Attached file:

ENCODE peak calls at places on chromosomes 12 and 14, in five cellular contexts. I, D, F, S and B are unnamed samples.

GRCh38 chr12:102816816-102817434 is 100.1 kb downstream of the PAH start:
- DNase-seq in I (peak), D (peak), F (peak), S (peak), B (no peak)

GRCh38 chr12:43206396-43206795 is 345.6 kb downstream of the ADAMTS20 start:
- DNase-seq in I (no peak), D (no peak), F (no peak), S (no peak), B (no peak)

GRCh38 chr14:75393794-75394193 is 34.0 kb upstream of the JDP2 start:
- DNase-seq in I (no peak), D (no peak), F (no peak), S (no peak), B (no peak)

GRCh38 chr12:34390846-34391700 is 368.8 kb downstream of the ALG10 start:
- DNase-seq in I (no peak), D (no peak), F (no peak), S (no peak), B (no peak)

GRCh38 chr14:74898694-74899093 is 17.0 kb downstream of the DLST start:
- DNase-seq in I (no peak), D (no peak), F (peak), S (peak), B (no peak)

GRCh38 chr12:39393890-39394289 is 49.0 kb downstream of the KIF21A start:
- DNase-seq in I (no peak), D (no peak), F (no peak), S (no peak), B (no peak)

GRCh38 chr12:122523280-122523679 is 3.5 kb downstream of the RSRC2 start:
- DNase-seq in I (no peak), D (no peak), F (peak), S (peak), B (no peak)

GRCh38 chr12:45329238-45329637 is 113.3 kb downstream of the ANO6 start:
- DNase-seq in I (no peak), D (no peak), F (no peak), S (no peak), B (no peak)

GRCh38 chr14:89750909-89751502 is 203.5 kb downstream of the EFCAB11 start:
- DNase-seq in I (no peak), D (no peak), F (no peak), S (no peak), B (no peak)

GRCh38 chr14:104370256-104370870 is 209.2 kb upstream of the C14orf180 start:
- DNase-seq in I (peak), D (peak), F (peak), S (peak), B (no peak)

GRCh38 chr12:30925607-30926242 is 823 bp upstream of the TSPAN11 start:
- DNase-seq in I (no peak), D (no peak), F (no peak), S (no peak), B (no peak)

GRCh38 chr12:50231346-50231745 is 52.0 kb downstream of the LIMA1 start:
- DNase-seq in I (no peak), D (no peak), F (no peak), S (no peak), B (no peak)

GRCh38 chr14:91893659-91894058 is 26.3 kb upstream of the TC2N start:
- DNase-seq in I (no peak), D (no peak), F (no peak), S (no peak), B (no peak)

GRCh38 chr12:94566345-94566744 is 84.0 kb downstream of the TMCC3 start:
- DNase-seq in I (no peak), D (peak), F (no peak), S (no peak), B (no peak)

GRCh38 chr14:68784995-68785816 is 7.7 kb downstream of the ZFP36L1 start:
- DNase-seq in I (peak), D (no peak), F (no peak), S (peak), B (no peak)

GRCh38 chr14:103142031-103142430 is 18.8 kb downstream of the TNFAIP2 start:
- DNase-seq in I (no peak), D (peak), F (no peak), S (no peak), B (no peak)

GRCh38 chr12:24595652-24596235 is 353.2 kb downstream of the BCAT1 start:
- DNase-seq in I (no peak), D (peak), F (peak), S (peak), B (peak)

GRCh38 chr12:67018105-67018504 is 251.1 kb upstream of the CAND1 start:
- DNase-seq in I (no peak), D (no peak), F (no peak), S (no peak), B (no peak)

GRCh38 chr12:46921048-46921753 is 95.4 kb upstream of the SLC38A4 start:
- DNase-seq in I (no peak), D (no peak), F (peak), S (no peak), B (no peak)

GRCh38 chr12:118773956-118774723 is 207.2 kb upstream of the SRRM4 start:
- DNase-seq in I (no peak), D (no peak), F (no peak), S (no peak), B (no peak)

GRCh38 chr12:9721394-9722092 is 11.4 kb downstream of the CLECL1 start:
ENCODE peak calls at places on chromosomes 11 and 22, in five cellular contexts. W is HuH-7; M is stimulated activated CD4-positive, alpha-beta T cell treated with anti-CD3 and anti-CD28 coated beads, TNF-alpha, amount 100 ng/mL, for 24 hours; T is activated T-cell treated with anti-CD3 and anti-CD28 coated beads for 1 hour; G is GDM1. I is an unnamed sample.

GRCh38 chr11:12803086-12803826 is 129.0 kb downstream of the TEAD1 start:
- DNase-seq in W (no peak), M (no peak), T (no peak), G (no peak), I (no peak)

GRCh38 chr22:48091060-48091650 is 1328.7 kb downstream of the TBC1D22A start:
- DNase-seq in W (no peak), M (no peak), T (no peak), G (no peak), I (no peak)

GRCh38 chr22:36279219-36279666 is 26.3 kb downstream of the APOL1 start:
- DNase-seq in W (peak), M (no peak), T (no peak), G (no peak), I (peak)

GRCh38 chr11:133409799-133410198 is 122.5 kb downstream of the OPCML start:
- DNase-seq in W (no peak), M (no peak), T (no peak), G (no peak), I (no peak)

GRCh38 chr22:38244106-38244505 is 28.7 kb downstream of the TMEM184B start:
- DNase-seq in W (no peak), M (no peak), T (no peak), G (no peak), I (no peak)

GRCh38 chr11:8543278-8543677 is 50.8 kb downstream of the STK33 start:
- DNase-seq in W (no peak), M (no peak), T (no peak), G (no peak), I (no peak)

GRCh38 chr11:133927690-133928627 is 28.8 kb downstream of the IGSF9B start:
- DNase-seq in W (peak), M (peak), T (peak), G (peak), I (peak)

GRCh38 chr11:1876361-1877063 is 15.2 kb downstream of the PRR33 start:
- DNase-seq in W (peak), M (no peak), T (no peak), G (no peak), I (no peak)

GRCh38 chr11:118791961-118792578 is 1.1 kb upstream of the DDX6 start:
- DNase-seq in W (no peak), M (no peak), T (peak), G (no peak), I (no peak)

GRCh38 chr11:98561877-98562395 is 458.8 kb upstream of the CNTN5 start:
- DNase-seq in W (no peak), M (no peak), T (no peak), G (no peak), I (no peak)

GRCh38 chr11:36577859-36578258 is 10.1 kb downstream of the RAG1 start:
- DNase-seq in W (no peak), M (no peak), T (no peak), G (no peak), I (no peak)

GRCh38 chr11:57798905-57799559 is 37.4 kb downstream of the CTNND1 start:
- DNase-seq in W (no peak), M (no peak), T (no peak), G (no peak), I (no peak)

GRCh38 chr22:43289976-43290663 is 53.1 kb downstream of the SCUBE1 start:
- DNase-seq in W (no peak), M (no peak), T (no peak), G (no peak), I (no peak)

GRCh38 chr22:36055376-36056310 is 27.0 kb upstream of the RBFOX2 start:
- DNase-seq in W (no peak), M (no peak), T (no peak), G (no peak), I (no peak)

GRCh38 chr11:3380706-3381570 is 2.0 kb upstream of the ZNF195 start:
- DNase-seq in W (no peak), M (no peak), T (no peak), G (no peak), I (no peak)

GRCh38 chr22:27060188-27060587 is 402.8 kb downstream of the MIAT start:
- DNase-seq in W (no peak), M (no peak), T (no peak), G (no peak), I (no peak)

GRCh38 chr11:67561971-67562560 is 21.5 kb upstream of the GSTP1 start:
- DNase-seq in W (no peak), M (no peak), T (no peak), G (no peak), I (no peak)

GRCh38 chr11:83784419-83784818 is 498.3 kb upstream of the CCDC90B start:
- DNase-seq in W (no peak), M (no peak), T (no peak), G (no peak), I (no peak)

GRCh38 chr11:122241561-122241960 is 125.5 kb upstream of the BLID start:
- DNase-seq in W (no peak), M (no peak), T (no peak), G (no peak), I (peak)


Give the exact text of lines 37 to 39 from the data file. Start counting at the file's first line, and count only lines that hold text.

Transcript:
- DNase-seq in I (no peak), D (no peak), F (no peak), S (no peak), B (no peak)

GRCh38 chr12:46921048-46921753 is 95.4 kb upstream of the SLC38A4 start:
- DNase-seq in I (no peak), D (no peak), F (peak), S (no peak), B (no peak)